Then, I learned that I would be sharing the honor with another former elected official — and not just any politician, but a former president of the United States of America! On May 4 in Boston, Lauren Bush, granddaughter of President George H.W. Bush, and I stood side by side to receive the annual Profile in Courage Award. Unbelievable!
While we were honored for different reasons, as a fellow Republican, I am humbled to join President Bush and be a small part of the legacy that this award represents.
The John F. Kennedy Presidential Library and Museum presented this award in part because I joined a lawsuit against Georgia's "papers please" anti-immigration law implemented as a result of ignorance-fueled fears. I felt that I had no choice but to stand up against this 2011 law, H.B. 87, because it further flamed prejudice against our mixed-status immigrant community.
Mixed-status communities, like mixed-status families, include members who are citizens, others with immigration authorization papers, and undocumented immigrants. In mixed-status families and communities, the well-being and treatment of one individual often shapes and distorts the lives of others. So, reasonable treatment and basic legal protections are needed for all.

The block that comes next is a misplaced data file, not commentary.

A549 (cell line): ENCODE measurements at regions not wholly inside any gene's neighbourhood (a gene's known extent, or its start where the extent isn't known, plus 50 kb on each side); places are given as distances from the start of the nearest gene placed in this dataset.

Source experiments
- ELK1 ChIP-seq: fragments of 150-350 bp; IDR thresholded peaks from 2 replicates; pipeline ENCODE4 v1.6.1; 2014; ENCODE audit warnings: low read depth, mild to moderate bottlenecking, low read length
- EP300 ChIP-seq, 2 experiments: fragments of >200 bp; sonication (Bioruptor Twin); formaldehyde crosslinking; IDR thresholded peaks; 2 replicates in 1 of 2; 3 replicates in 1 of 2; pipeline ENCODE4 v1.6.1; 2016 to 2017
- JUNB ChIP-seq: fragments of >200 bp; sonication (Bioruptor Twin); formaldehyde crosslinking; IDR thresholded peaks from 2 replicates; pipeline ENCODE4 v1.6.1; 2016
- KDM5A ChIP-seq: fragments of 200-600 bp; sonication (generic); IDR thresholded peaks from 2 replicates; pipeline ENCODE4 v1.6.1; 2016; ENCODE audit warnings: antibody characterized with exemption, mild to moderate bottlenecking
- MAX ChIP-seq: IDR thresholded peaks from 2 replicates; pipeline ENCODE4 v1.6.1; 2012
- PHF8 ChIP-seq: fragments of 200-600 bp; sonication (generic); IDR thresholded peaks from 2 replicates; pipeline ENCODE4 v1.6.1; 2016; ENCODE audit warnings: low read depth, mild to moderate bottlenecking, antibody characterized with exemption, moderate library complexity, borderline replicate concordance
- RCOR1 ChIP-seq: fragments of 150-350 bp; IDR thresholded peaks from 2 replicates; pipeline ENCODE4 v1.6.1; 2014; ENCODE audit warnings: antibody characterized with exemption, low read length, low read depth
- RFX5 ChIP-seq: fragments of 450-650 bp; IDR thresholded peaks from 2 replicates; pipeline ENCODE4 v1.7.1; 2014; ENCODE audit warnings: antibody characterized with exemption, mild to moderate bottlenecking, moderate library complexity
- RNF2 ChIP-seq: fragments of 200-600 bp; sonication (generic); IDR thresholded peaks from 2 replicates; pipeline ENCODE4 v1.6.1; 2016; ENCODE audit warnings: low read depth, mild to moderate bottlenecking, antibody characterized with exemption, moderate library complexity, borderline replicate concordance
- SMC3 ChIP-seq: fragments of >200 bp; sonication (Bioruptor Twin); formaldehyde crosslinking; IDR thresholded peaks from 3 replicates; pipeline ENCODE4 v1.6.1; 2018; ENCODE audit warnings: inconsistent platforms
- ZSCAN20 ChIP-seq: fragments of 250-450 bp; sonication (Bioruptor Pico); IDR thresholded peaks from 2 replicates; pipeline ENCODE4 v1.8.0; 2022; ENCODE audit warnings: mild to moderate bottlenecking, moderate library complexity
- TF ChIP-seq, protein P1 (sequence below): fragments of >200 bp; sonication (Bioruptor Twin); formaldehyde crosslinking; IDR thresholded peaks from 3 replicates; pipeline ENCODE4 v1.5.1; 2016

Before the courts overturned the law's central provisions, H.B. 87 allowed police in Georgia to demand proof of immigration status from anyone, even after a simple traffic violation. It also would have imposed criminal penalties on anyone who knowingly "harbors or transports" an undocumented immigrant. Worse, it terrorized thousands of those individuals and made them fear their families could be torn apart by a deportation every hour of every day. It made honest Georgia citizens into lawbreakers for being good neighbors. It also threatened to run my area's economy into the ground as families contributing to our economy, including many made up of members with various legal statuses, considered leaving the state rather than risk separation.
This extreme law would have denied me and my fellow Georgians the right to drive with our friends, host family members, or engage in other normal, daily activities without government intrusion. I couldn't stand by and watch my community be divided. So I was proud to join the legal effort that ultimately proved successful in striking down critical portions of Georgia's H.B. 87.
I knew that the reasonable Republican Party I had joined years ago stood for protection of the family, small business, liberty, privacy, and prosperity. H.B. 87 put these values under attack. It was unconstitutional. Fortunately, the courts agreed.
While I am honored and humbled to receive a Profile in Courage Award, I know in my heart that it didn't take courage to speak the truth. I felt as if I was witnessing a profound injustice. I was willing to speak up and was buoyed by the knowledge that there are millions of others who feel the same. That is all I have really done: speak the truth about immigration.